A direct cost is a cost that can be clearly associated with specific activities or products. These costs are commonly used in incremental decision making, where the sales manager needs to know the direct cost of a product in order to ensure that a one-time sale transaction can be made at a price that exceeds the total of all direct costs. There are very few direct costs, since there is usually not a clear association between a cost and an activity or product. Here are examples of several direct costs:
Costs that cannot be directly associated with specific activities or products are called indirect costs. Several examples of these costs are:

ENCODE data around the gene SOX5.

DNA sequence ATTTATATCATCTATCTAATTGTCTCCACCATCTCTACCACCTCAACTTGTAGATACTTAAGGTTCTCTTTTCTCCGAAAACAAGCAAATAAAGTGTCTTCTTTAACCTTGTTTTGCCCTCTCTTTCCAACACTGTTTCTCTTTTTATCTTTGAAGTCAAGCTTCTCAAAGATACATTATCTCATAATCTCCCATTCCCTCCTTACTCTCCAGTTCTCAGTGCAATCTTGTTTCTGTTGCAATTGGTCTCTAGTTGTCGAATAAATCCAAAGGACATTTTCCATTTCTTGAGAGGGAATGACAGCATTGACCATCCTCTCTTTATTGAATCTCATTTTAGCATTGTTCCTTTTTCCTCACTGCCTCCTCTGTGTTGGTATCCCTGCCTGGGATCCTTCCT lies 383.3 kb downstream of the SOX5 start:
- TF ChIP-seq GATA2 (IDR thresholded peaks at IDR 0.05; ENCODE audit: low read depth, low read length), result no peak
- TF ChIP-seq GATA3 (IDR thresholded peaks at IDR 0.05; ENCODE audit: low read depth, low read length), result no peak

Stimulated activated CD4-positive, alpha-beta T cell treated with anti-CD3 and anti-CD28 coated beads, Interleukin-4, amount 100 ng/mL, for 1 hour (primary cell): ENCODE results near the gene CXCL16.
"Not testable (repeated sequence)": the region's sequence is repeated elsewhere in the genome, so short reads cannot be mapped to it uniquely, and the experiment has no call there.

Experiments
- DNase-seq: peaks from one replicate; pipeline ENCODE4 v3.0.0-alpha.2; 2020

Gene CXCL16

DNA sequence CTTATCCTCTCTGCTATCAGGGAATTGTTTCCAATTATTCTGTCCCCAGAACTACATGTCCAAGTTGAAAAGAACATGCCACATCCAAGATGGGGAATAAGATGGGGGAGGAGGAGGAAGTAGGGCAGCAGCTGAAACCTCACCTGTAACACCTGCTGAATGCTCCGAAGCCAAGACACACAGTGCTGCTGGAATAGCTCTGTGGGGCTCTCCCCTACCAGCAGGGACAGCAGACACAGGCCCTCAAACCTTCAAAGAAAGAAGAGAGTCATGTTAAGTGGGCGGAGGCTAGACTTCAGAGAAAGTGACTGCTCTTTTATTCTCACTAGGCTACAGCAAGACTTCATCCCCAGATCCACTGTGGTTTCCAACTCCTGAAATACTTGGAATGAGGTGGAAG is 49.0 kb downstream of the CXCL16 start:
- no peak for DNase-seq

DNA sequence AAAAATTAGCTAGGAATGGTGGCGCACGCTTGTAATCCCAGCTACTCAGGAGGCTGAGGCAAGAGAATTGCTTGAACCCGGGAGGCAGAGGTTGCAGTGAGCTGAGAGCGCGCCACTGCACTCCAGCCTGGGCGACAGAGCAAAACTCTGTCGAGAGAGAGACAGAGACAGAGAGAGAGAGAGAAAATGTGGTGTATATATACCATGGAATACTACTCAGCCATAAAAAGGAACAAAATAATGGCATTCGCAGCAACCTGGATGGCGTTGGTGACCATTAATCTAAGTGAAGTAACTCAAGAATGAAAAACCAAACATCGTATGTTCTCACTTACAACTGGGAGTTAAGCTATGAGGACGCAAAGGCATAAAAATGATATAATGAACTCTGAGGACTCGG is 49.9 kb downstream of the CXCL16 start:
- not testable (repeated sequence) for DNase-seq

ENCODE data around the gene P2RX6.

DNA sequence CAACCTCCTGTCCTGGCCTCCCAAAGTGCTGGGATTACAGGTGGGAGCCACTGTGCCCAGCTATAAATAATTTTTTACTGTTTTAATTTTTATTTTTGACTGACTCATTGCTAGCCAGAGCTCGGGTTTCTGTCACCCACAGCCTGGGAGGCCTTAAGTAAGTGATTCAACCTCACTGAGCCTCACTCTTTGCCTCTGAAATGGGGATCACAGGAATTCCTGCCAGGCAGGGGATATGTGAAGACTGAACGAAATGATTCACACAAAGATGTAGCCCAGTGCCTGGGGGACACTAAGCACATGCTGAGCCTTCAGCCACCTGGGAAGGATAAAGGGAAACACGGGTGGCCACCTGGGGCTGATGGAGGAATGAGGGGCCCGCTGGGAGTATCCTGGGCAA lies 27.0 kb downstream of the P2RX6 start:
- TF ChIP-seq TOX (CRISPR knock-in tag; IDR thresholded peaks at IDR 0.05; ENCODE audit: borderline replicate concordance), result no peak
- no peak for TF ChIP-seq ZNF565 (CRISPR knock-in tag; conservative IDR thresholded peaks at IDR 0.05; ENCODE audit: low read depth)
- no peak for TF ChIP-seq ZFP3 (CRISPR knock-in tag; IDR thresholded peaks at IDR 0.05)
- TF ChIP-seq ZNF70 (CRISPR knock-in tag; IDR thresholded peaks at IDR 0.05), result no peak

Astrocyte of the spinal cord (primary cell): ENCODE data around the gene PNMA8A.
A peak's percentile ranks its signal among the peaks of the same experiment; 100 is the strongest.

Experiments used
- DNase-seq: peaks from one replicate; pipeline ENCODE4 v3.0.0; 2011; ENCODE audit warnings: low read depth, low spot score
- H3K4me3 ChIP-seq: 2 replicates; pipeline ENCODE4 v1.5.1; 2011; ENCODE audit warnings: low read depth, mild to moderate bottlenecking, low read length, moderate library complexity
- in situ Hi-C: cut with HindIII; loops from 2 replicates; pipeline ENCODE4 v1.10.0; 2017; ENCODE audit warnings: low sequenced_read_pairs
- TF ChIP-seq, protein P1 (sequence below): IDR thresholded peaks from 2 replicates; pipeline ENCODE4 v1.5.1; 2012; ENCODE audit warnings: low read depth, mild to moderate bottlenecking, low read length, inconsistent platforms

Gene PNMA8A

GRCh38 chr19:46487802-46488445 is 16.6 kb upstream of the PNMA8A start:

Direct costs are not sufficient for constructing an ending inventory valuation. The various accounting frameworks mandate that factory overhead costs also be allocated to ending inventory in order to derive the total ending inventory valuation. Otherwise, the logic is that all overhead costs will be charged to expense in the period incurred, rather than when the goods with which they are associated are sold.